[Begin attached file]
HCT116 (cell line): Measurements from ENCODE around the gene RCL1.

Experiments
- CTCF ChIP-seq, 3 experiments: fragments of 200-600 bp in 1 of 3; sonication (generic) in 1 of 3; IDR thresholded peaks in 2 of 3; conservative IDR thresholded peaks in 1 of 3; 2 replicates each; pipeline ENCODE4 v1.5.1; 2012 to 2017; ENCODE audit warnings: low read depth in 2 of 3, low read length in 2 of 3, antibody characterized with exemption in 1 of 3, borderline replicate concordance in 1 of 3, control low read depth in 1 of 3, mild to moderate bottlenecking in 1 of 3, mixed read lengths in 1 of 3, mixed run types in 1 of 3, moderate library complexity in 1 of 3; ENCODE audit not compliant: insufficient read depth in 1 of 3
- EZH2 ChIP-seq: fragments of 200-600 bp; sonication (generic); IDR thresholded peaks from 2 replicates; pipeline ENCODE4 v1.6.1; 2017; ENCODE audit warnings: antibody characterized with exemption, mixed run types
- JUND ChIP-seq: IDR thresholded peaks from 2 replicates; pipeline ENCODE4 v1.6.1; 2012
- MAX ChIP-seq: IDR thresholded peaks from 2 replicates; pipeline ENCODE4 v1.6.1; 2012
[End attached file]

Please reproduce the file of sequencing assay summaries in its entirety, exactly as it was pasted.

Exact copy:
HCT116 (cell line): Measurements from ENCODE around the gene RCL1.

Experiments
- CTCF ChIP-seq, 3 experiments: fragments of 200-600 bp in 1 of 3; sonication (generic) in 1 of 3; IDR thresholded peaks in 2 of 3; conservative IDR thresholded peaks in 1 of 3; 2 replicates each; pipeline ENCODE4 v1.5.1; 2012 to 2017; ENCODE audit warnings: low read depth in 2 of 3, low read length in 2 of 3, antibody characterized with exemption in 1 of 3, borderline replicate concordance in 1 of 3, control low read depth in 1 of 3, mild to moderate bottlenecking in 1 of 3, mixed read lengths in 1 of 3, mixed run types in 1 of 3, moderate library complexity in 1 of 3; ENCODE audit not compliant: insufficient read depth in 1 of 3
- EZH2 ChIP-seq: fragments of 200-600 bp; sonication (generic); IDR thresholded peaks from 2 replicates; pipeline ENCODE4 v1.6.1; 2017; ENCODE audit warnings: antibody characterized with exemption, mixed run types
- JUND ChIP-seq: IDR thresholded peaks from 2 replicates; pipeline ENCODE4 v1.6.1; 2012
- MAX ChIP-seq: IDR thresholded peaks from 2 replicates; pipeline ENCODE4 v1.6.1; 2012